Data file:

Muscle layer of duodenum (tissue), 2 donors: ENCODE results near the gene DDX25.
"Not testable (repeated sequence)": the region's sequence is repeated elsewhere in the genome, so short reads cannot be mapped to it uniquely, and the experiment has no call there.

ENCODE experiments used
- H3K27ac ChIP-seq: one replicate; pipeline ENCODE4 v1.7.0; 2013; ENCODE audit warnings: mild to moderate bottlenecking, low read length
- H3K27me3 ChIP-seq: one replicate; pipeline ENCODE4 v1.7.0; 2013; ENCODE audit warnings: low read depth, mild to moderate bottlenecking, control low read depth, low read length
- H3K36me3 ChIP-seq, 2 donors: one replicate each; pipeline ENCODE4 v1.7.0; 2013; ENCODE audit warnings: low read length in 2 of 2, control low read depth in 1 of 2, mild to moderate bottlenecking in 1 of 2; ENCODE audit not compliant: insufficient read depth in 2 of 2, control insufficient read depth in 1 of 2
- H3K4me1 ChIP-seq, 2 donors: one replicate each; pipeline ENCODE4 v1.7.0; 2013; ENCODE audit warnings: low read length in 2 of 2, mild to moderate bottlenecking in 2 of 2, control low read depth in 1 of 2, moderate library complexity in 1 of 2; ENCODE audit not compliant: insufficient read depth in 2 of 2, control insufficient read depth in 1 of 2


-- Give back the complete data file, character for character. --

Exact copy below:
Muscle layer of duodenum (tissue), 2 donors: ENCODE results near the gene DDX25.
"Not testable (repeated sequence)": the region's sequence is repeated elsewhere in the genome, so short reads cannot be mapped to it uniquely, and the experiment has no call there.

ENCODE experiments used
- H3K27ac ChIP-seq: one replicate; pipeline ENCODE4 v1.7.0; 2013; ENCODE audit warnings: mild to moderate bottlenecking, low read length
- H3K27me3 ChIP-seq: one replicate; pipeline ENCODE4 v1.7.0; 2013; ENCODE audit warnings: low read depth, mild to moderate bottlenecking, control low read depth, low read length
- H3K36me3 ChIP-seq, 2 donors: one replicate each; pipeline ENCODE4 v1.7.0; 2013; ENCODE audit warnings: low read length in 2 of 2, control low read depth in 1 of 2, mild to moderate bottlenecking in 1 of 2; ENCODE audit not compliant: insufficient read depth in 2 of 2, control insufficient read depth in 1 of 2
- H3K4me1 ChIP-seq, 2 donors: one replicate each; pipeline ENCODE4 v1.7.0; 2013; ENCODE audit warnings: low read length in 2 of 2, mild to moderate bottlenecking in 2 of 2, control low read depth in 1 of 2, moderate library complexity in 1 of 2; ENCODE audit not compliant: insufficient read depth in 2 of 2, control insufficient read depth in 1 of 2